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Column: Chief Masconomet finally rests in peace in homelands

Filed Under: Opinion
More on: massachusetts
     


A mural in Ipswich, Massachusetts, features a depiction of Masconomet Quinakonant, a chief of the Agawam Tribe. Photo from Gordon Harris

Gordon Harris, the chairman of the Ipswich Historical Commission, shares the story of Chief Masconomet Quinakonant, a leader of the Agawam Tribe:
Masconomet Quinakonant was the sagamore (chief) of the Agawam tribe of the Algonquian Native Americans when the first Puritan colonists arrived in Ipswich in 1633 and he had survived the pandemic caused by European contact, which killed 90 percent of the local native population in the early 1600s.

Masconomet ruled all the land from Cape Ann to the Merrimack River, and their population had once numbered in the tens of thousands. He sold all the tribe’s land to John Winthrop Jr. and the settlers of Ipswich for the sum of £20 and a promise of protection from enemy tribes, retaining a few acres for himself.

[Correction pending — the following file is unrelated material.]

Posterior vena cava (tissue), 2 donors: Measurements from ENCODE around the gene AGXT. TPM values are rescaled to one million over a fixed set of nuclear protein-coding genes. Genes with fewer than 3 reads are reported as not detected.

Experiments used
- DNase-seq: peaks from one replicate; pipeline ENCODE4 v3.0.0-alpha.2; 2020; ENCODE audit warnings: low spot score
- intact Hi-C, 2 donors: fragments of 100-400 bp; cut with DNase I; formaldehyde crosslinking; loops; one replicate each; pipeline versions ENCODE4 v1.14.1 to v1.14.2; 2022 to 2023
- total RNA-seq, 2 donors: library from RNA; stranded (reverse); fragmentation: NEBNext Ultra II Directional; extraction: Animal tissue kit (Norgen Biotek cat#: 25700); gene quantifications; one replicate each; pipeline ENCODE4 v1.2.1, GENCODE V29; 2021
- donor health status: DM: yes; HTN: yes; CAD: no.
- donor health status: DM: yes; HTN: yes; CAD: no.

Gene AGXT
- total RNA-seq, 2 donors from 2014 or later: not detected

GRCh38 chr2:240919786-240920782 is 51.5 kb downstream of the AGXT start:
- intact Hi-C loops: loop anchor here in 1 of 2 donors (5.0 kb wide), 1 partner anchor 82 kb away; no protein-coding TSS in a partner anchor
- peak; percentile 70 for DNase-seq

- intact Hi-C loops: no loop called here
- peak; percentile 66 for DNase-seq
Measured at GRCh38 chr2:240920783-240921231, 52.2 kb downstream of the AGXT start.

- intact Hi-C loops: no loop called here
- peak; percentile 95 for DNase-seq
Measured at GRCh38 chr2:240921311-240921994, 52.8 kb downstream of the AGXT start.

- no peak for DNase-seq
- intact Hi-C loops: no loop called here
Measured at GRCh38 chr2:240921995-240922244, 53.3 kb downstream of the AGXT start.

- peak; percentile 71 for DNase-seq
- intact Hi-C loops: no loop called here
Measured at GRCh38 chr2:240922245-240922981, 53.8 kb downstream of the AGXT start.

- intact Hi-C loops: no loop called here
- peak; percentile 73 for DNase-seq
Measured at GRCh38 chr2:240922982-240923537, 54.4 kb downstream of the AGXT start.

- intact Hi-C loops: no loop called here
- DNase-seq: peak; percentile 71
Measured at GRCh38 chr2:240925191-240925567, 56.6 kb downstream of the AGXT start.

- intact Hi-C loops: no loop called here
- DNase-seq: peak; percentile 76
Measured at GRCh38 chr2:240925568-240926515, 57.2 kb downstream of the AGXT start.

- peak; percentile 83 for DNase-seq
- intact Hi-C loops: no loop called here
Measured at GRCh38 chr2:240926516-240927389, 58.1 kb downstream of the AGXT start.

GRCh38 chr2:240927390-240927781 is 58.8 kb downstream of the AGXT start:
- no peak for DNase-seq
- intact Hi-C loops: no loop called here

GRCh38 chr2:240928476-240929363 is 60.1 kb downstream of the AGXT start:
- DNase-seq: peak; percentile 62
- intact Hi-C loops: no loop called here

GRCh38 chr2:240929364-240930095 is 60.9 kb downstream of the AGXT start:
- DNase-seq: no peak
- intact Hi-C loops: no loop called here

The sagamore died on March 6, 1658 and was buried along with his gun, tomahawk and other items on Sagamore Hill, formerly in the hamlet section of Ipswich and now within the town of Hamilton — not to be confused with "Sagamore Hill" on Argilla Road. His widow was buried alongside him.

Get the Story:
Gordon Harris: Masconomet finally rests in peace (The Ipswich Chronicle 7/6)


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